The best way to avoid parabens is to read the label. Look for natural ingredients and don’t be afraid to splurge on preservative-free versions. They might have to be stored in the refrigerator, but that extra effort is worth it, if it means forgoing cancer-causing products. Plus, all-natural products are generally more eco-friendly, anyway.

5 Side Effects That Make Parabens Unsafe.

As the adage goes, too much of something can be bad for you – and parabens are no exception! With the majority of parabens being found in conventional beauty products, daily use of these products over time can cause a buildup of parabens and do more harm than good. This occurs when these products and their pesky parabens are absorbed through the skin and into the body.

Just like makeup and skin care products, foods and beverages also need preservatives to prevent harmful bacteria and microbes from growing and harming us. When parabens are ingested over time through food or food additives, the health risks and effects can be potentially worse.

Follow along to find out the risks and facts about these stranger-dangers and why you should avoid them.

1: They’re Endocrine Disruptors.

The chemical structure of parabens is similar to the hormone estrogen. Research shows this estrogen-mimicking has marked them as endocrine disruptors, and parabens have even been recently linked to cases of early puberty in girls.Over time, endocrine disruption can lead to a variety of problems including adult onset acne, male breast growth, developmental and neurological disorders, and various cancers. Other studies have shown that parabens can also alter thyroid hormone levels, causing possible adverse health effects.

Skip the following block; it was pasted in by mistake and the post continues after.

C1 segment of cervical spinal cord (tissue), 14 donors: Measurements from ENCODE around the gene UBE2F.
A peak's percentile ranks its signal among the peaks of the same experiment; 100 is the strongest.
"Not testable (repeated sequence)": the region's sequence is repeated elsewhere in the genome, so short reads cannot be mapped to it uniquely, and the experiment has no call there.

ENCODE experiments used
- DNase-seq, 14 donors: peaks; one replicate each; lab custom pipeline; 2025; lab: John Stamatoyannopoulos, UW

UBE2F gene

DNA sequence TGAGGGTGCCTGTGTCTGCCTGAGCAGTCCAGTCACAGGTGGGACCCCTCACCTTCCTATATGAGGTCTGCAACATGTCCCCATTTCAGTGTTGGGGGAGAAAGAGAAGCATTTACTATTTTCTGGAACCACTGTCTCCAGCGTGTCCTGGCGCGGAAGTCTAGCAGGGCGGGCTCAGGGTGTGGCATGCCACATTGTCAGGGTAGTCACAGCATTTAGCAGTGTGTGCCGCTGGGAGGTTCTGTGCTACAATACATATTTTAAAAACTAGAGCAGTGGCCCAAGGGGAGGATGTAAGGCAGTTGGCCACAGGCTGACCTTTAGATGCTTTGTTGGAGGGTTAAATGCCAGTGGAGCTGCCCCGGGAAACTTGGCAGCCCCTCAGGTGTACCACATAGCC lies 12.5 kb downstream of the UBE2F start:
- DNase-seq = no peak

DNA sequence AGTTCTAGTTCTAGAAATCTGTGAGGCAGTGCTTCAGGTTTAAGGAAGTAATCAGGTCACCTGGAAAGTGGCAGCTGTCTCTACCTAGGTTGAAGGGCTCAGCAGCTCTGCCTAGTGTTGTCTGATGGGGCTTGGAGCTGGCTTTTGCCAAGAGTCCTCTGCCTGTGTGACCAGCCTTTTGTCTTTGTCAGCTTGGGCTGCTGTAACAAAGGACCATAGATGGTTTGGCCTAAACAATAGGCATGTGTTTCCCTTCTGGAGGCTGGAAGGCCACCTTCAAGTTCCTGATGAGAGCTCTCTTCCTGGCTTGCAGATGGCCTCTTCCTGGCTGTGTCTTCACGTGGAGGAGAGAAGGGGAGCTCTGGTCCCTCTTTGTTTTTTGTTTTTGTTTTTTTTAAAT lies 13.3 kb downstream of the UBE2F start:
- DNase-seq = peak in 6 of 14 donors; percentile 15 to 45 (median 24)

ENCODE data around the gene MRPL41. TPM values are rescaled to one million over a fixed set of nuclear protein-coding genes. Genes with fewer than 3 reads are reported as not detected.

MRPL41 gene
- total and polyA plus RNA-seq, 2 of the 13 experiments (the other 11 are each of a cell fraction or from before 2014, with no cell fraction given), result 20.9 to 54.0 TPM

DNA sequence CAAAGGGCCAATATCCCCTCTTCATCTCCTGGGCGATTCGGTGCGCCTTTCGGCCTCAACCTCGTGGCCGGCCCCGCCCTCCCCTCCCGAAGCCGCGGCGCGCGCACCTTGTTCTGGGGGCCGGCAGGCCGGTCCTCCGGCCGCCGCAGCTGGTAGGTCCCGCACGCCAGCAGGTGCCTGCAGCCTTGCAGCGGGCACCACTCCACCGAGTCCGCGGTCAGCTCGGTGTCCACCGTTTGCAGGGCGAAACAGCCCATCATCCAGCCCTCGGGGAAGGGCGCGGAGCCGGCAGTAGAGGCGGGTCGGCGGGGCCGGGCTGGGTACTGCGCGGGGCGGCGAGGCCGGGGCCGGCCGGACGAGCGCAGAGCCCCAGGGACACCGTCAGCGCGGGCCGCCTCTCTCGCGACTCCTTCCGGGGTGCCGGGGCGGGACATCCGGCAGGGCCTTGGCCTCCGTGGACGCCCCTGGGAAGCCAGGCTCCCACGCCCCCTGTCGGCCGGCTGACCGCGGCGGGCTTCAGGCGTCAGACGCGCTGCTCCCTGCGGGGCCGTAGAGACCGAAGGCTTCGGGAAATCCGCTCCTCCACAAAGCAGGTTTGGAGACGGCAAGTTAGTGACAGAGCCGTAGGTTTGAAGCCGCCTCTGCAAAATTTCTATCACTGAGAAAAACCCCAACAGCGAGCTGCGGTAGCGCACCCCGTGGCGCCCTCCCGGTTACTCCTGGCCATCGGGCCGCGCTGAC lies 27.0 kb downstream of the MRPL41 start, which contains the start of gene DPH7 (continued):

2: Links to Breast Cancer.

While some research has revealed that parabens can mimic the activity of the hormone estrogen in the body’s cells, this estrogenic activity is associated with certain forms of breast cancer. Estrogen is a female hormone that has been known to cause both normal and cancerous breast cells to grow and divide. Parabens have also been found present in breast tumors.

In 2004, British scientist Philippa Darbre published a research paper that appeared to find traces of parabens in breast cancer tissue samples. This study testing for parabens in human breast cancer tumors found traces of 5 different parabens in 19 of 20 tumors. Darbre found that not only can parabens enter your body through the skin, they fuel the growth of existing cancer cells.

3: Links to Reproductive Problems.

There has been research into parabens being linked to an increased risk of reproductive problems. These changes may contribute to adverse health effects in both mothers and their children, potentially leading to reproductive complications and a heightened risk of cancer in adults, as well as developmental issues in children.

4: Can Cause Allergic Reactions.

Parabens can trigger irritation and allergic reactions in the skin, especially to sensitive, damaged, or broken skin. Studies show that parabens can be especially inflammatory to those with pre-existing conditions of psoriasis, eczema, or a pattern of contact dermatitis. This is why parabens are not often used to preserve topical hydrocortisone creams or antibiotic ointments.

5: Absorbed Quickly By Skin.

Just how quickly and easily can parabens get absorbed into the skin? According to EWG, parabens are absorbed rapidly through intact (unbroken) skin. In 2006, the Centers for Disease Control detected parabens in nearly all of the 100 urine samples tested, indicating widespread exposure in Americans. This proved that these widely used chemicals get absorbed quickly and easily into the skin, which over time could cause harm.

Reference :

“What’s The Big Deal With Parabens & Why They Are To Be Avoided?”

Here’s How the Parabens In Your Beauty Products Can Affect Your Skin and Hair/https://www.greenmatters.com/p/parabens-hair-skin

5 Common Side Effects of Parabens/https://www-100percentpure-com

Leave a Reply

Your email address will not be published. Required fields are marked *

Back to top button